The Milpitas, California-based company, which has plants in New York state, Dresden, Germany, and Singapore, said it’s shifting resources to improving and extending existing techniques and giving up on developing 7 nanometer technology. That’s the latest way to cram as many transistors as possible onto a silicon wafer – how the industry has improved electronic components for decades. The new strategy will require an unspecified number of job cuts.

The move further reduces the number of companies trying to build cutting-edge semiconductors and adds to concern that the industry is struggling to deliver advances that underpin all modern electronics. Globalfoundries, owned by the government of Abu Dhabi, is the second-largest manufacturer of chips designed by other companies, a market dominated by TSMC.

The logic of the move is simple for company chief executive officer Tom Caulfield: stop pouring the majority of its research and equipment budget into work that may never pay off and instead invest in current technology that many customers will continue to use for years. Most companies that want advanced production also want it in enormous volume, something Globalfoundries can’t handle. That narrows its list of potential customers, the CEO said.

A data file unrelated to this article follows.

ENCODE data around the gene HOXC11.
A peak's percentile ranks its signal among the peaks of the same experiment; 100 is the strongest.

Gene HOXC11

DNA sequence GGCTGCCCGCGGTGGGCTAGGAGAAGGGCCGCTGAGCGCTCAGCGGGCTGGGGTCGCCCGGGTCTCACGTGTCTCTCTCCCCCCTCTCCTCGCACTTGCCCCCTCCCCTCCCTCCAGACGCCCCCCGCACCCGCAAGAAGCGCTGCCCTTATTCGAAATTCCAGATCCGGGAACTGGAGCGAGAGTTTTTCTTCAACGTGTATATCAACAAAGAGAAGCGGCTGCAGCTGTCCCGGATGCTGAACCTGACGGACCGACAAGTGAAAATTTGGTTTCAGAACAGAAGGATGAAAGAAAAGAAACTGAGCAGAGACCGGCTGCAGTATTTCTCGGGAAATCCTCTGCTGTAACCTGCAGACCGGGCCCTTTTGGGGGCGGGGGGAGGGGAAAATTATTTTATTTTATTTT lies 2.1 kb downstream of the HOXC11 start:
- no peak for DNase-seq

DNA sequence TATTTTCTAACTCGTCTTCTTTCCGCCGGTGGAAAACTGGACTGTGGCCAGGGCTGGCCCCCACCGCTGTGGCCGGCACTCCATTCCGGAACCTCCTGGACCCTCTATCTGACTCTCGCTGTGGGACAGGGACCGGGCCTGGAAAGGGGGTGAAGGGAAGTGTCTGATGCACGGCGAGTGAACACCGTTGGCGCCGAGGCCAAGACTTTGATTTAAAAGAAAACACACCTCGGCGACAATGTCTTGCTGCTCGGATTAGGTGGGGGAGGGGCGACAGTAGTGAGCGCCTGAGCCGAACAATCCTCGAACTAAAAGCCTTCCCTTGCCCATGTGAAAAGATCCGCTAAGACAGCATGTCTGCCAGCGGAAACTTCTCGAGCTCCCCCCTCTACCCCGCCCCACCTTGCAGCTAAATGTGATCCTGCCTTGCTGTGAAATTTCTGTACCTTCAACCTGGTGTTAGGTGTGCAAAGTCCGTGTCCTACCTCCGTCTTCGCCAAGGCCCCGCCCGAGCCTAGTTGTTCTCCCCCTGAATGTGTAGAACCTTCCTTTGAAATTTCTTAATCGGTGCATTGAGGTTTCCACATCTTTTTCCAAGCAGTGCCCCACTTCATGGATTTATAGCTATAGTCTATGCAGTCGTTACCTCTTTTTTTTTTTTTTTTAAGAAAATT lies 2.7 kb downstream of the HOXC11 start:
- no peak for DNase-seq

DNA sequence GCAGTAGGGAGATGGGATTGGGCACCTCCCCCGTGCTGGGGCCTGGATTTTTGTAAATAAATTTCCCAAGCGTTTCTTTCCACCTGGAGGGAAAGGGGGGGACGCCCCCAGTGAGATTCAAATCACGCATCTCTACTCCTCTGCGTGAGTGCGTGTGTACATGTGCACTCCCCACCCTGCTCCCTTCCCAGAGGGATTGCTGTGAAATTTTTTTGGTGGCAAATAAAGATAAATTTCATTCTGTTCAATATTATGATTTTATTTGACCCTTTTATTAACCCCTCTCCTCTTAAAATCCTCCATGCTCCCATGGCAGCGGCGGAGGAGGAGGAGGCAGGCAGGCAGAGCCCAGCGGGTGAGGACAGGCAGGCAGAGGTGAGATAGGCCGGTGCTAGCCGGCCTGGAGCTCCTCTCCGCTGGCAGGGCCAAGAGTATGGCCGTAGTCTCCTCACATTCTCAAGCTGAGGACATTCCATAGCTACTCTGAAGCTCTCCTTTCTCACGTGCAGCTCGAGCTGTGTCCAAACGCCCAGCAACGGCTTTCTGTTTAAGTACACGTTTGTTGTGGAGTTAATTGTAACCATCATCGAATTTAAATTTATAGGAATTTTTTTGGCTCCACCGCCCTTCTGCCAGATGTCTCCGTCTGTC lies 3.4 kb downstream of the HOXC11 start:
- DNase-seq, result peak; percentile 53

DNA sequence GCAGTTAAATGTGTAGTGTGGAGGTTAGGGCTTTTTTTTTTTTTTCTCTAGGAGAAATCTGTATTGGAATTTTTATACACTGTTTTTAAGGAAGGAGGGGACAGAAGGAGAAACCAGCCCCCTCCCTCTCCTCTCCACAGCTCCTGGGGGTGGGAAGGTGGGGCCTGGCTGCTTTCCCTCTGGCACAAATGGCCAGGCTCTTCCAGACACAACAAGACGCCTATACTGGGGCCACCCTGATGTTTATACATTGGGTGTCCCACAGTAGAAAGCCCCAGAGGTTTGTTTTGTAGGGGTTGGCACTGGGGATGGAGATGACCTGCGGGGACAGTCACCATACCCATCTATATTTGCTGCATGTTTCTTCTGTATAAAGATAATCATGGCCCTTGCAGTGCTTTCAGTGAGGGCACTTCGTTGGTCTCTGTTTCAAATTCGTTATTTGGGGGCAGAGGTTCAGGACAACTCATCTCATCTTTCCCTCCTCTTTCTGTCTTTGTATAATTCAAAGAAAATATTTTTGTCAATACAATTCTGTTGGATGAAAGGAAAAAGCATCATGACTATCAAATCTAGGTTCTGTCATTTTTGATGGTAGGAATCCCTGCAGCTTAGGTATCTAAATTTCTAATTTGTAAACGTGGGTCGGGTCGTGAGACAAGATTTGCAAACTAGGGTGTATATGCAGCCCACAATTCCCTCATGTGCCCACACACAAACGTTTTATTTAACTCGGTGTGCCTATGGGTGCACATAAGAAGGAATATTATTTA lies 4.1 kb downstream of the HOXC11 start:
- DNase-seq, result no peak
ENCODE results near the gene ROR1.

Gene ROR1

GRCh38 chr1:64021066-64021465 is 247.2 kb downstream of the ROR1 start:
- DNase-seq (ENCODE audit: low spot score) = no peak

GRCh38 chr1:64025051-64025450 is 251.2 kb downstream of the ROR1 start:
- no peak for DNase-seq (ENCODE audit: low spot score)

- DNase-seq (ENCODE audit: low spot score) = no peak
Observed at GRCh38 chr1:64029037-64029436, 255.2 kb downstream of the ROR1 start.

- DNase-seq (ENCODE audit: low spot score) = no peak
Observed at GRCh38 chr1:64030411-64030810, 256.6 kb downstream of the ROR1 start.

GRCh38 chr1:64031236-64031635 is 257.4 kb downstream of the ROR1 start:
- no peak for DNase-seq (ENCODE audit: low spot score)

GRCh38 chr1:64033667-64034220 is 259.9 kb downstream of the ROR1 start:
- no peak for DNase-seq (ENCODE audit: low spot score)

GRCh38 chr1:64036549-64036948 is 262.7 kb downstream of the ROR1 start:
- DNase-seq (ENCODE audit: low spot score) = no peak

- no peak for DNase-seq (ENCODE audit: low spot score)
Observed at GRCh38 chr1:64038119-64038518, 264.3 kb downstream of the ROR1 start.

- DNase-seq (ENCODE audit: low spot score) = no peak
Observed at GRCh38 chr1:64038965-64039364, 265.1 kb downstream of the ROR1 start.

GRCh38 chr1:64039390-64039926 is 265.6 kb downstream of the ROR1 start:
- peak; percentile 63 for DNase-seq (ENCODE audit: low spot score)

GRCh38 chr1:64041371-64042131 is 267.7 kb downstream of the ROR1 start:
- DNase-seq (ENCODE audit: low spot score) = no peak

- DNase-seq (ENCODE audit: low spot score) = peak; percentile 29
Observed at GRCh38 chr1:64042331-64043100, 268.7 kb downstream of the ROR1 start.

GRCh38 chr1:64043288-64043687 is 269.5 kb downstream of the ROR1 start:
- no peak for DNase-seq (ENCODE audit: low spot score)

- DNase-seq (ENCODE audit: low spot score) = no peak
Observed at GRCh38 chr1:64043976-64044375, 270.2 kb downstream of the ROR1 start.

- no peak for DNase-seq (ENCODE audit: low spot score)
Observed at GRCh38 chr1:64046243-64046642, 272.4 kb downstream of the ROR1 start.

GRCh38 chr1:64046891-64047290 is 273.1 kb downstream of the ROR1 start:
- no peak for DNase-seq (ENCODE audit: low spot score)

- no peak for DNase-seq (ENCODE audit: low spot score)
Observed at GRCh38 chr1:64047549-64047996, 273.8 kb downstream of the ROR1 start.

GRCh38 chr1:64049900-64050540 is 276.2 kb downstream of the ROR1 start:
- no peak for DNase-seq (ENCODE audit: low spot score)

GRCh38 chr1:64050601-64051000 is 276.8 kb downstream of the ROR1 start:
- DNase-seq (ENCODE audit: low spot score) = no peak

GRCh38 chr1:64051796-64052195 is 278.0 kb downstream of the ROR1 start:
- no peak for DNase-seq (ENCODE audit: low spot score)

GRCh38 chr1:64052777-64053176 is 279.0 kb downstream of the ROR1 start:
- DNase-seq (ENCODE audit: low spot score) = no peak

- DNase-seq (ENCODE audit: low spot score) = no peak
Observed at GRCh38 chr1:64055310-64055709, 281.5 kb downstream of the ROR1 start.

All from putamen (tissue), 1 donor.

And then there were… fewer. AMD used to be Globalfoundries’ biggest customer but is also going to TSMC now – and only Samsung and Intel are bigger by revenue, but TSMC has 52% of the third-party market; Globalfoundries was second-biggest with 10%. (IC Insights has a good breakdown for 2017: TSMC completely dominates.)
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Errata, corrigenda and ai no corrida: none notified

3 thoughts on “Start Up No.898: estimating Apple’s wearables biz, Japan’s drone farmhands, the oldest blockchain, Facebook’s rating you, and more

  1. Re. AVC: he could be remoting into a workstation for heavy-duty number crunching (ChromeOS supports all the usual suspects), or more probably having someone/someapp do it for him and just handle final reports.

    Tim Cook said he did 80% of his work on an iPaf, and that was 4 yrs ago. There were (of course !) no disbelievers then; and I’m sure things have progressed speedily in those 4 years; and ChromeOS is superior for that if only because mouse.

    • Yeah but it’s the 20% which is the tricksy bit. And Cook no doubt was able to VPN into servers where the bigger stuff was done. (He was behind the original ripping and replacing of the middleware system Apple used back in the 1990s when he joined.)

  2. I’m curious if China will buy GloFo. China has been investing in basic IT (processors…), they might want to get insta-IP and a factory, and GloFo’s current owner seems ready to cash out.